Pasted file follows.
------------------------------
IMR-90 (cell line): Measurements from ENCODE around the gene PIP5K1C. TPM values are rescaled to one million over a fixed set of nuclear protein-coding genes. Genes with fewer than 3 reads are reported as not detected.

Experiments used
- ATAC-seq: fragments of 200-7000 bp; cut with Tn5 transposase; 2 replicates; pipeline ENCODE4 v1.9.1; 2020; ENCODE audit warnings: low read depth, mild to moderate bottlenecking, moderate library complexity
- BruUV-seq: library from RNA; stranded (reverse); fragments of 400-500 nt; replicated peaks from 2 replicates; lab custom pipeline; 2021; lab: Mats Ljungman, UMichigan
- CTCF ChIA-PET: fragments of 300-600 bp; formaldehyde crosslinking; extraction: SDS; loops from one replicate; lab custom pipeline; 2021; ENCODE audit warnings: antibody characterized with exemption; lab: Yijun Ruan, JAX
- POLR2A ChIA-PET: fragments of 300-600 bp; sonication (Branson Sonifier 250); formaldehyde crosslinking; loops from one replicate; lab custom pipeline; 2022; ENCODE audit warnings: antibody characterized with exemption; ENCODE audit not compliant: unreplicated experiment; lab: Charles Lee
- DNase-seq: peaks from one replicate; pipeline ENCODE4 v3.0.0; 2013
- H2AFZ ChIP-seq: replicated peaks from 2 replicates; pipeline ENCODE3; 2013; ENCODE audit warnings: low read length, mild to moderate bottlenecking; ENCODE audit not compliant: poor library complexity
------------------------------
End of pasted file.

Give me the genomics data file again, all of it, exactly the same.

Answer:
IMR-90 (cell line): Measurements from ENCODE around the gene PIP5K1C. TPM values are rescaled to one million over a fixed set of nuclear protein-coding genes. Genes with fewer than 3 reads are reported as not detected.

Experiments used
- ATAC-seq: fragments of 200-7000 bp; cut with Tn5 transposase; 2 replicates; pipeline ENCODE4 v1.9.1; 2020; ENCODE audit warnings: low read depth, mild to moderate bottlenecking, moderate library complexity
- BruUV-seq: library from RNA; stranded (reverse); fragments of 400-500 nt; replicated peaks from 2 replicates; lab custom pipeline; 2021; lab: Mats Ljungman, UMichigan
- CTCF ChIA-PET: fragments of 300-600 bp; formaldehyde crosslinking; extraction: SDS; loops from one replicate; lab custom pipeline; 2021; ENCODE audit warnings: antibody characterized with exemption; lab: Yijun Ruan, JAX
- POLR2A ChIA-PET: fragments of 300-600 bp; sonication (Branson Sonifier 250); formaldehyde crosslinking; loops from one replicate; lab custom pipeline; 2022; ENCODE audit warnings: antibody characterized with exemption; ENCODE audit not compliant: unreplicated experiment; lab: Charles Lee
- DNase-seq: peaks from one replicate; pipeline ENCODE4 v3.0.0; 2013
- H2AFZ ChIP-seq: replicated peaks from 2 replicates; pipeline ENCODE3; 2013; ENCODE audit warnings: low read length, mild to moderate bottlenecking; ENCODE audit not compliant: poor library complexity